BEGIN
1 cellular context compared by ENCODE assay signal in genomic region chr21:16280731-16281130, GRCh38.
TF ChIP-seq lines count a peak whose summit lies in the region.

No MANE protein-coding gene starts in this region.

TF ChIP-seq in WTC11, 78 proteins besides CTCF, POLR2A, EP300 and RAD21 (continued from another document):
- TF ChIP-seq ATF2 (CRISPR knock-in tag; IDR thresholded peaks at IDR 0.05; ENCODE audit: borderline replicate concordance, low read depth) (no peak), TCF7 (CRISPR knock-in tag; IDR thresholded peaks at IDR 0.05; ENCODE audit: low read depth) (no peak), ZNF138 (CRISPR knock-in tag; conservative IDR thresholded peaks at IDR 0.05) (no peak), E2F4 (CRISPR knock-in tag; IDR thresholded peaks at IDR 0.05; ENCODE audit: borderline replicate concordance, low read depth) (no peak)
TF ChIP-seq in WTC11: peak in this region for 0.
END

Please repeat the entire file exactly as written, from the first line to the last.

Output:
1 cellular context compared by ENCODE assay signal in genomic region chr21:16280731-16281130, GRCh38.
TF ChIP-seq lines count a peak whose summit lies in the region.

No MANE protein-coding gene starts in this region.

TF ChIP-seq in WTC11, 78 proteins besides CTCF, POLR2A, EP300 and RAD21 (continued from another document):
- TF ChIP-seq ATF2 (CRISPR knock-in tag; IDR thresholded peaks at IDR 0.05; ENCODE audit: borderline replicate concordance, low read depth) (no peak), TCF7 (CRISPR knock-in tag; IDR thresholded peaks at IDR 0.05; ENCODE audit: low read depth) (no peak), ZNF138 (CRISPR knock-in tag; conservative IDR thresholded peaks at IDR 0.05) (no peak), E2F4 (CRISPR knock-in tag; IDR thresholded peaks at IDR 0.05; ENCODE audit: borderline replicate concordance, low read depth) (no peak)
TF ChIP-seq in WTC11: peak in this region for 0.